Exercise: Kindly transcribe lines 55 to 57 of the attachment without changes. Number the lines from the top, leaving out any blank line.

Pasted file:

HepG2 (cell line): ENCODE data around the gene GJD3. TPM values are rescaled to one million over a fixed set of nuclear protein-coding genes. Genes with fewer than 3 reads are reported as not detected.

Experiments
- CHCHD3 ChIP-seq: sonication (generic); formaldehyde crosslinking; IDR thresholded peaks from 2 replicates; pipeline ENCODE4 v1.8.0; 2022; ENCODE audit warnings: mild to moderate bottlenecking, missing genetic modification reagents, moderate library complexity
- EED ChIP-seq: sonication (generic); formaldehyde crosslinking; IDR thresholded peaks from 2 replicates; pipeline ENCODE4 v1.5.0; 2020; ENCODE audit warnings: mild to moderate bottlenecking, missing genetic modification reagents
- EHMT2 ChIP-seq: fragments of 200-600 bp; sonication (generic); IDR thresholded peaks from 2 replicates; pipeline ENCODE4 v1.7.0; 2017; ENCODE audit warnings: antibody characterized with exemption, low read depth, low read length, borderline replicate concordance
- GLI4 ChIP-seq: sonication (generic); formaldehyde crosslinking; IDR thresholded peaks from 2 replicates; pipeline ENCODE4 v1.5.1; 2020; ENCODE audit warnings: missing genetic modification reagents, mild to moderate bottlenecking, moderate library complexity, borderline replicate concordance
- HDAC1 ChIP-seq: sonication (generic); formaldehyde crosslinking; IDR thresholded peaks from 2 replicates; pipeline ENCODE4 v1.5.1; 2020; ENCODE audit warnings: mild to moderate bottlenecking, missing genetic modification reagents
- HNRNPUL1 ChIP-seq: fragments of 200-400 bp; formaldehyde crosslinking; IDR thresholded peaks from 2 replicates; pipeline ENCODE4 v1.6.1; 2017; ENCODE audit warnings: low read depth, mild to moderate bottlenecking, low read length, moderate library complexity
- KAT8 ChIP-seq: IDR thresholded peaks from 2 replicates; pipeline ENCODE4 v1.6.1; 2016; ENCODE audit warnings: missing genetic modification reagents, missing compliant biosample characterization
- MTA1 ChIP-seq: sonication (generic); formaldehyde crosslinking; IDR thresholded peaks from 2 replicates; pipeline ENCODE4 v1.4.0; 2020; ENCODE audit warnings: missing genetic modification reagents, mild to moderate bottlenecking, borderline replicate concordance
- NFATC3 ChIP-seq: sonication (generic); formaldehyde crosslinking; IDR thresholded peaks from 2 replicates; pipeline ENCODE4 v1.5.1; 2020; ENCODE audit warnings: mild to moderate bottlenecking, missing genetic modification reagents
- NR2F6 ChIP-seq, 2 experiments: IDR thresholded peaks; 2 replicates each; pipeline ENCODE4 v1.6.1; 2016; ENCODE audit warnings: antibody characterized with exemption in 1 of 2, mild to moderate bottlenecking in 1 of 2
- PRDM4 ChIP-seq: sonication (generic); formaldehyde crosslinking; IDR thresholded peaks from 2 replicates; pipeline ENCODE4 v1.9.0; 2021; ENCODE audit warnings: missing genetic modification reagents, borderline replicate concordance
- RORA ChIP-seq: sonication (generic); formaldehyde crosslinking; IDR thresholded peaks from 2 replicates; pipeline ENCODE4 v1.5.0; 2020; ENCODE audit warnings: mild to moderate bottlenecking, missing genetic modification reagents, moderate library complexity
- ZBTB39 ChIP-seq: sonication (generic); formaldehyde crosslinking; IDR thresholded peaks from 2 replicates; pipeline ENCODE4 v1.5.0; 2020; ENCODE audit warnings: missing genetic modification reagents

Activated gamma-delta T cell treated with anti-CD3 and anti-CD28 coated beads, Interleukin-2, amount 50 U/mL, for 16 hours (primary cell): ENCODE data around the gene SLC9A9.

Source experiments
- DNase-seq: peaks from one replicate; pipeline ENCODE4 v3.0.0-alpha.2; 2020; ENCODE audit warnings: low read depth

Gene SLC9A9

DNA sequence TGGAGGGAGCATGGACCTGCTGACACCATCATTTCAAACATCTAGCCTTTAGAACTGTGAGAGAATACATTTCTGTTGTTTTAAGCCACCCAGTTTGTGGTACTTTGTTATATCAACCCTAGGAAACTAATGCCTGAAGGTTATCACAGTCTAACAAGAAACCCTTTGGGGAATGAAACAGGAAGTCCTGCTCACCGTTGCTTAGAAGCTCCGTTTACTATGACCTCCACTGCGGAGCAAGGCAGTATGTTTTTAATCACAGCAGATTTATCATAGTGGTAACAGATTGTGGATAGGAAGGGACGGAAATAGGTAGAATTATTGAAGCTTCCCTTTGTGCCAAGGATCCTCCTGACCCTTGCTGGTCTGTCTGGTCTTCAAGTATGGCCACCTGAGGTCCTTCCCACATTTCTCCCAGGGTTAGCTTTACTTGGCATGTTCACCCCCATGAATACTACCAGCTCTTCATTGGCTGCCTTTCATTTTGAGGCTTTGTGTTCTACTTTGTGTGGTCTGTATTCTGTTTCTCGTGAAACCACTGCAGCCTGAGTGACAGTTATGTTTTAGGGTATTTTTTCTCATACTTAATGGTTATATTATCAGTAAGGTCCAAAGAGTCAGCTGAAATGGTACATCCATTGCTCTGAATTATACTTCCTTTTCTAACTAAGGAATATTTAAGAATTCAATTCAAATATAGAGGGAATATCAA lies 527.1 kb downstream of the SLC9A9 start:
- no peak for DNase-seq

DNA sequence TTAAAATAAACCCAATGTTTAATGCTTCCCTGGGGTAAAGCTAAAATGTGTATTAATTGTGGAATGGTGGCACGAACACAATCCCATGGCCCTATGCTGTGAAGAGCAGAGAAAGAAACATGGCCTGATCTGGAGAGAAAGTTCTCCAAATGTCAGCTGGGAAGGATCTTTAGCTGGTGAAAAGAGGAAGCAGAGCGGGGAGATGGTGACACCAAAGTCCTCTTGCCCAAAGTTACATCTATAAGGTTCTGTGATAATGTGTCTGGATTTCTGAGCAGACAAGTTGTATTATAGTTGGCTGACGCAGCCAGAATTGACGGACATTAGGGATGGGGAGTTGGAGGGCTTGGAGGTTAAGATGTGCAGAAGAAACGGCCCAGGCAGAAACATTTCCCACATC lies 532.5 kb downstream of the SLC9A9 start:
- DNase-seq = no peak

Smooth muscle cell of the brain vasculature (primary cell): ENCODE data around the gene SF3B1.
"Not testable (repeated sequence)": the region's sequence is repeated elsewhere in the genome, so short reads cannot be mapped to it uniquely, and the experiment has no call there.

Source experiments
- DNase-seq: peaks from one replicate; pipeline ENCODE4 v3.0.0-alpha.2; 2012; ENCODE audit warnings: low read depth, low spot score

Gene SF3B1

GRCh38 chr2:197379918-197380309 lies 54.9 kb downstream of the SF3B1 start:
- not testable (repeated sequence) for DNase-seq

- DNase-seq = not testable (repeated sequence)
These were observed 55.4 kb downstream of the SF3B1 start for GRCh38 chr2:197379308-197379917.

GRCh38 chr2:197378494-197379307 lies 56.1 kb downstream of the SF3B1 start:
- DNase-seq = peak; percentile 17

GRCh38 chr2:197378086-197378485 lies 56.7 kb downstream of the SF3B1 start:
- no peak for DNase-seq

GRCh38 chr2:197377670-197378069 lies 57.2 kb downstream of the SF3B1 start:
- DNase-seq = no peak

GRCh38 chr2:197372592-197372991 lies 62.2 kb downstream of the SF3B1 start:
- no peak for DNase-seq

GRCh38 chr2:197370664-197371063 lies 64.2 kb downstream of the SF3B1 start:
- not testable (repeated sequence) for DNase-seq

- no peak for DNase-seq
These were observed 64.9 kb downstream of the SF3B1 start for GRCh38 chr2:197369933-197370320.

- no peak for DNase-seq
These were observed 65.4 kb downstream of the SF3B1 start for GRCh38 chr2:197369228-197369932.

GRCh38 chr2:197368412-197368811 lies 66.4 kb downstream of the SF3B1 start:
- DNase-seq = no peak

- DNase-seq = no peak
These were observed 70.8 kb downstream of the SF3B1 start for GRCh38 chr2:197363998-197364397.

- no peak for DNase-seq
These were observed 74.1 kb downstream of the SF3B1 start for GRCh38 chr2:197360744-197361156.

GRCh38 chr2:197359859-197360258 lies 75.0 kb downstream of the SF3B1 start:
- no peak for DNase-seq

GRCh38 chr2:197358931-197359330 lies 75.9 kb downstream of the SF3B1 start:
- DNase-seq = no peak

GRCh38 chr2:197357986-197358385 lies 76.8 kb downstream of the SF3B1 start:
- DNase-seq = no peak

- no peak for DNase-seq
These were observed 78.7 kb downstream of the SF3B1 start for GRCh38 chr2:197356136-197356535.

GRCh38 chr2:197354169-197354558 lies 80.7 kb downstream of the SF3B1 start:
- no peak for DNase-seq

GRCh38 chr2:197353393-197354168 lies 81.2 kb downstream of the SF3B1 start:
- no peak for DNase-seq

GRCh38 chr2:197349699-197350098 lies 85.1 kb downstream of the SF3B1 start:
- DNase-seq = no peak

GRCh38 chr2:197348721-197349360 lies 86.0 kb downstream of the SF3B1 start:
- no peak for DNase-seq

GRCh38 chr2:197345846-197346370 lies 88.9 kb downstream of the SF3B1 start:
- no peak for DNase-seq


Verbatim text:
GRCh38 chr2:197358931-197359330 lies 75.9 kb downstream of the SF3B1 start:
- DNase-seq = no peak

GRCh38 chr2:197357986-197358385 lies 76.8 kb downstream of the SF3B1 start: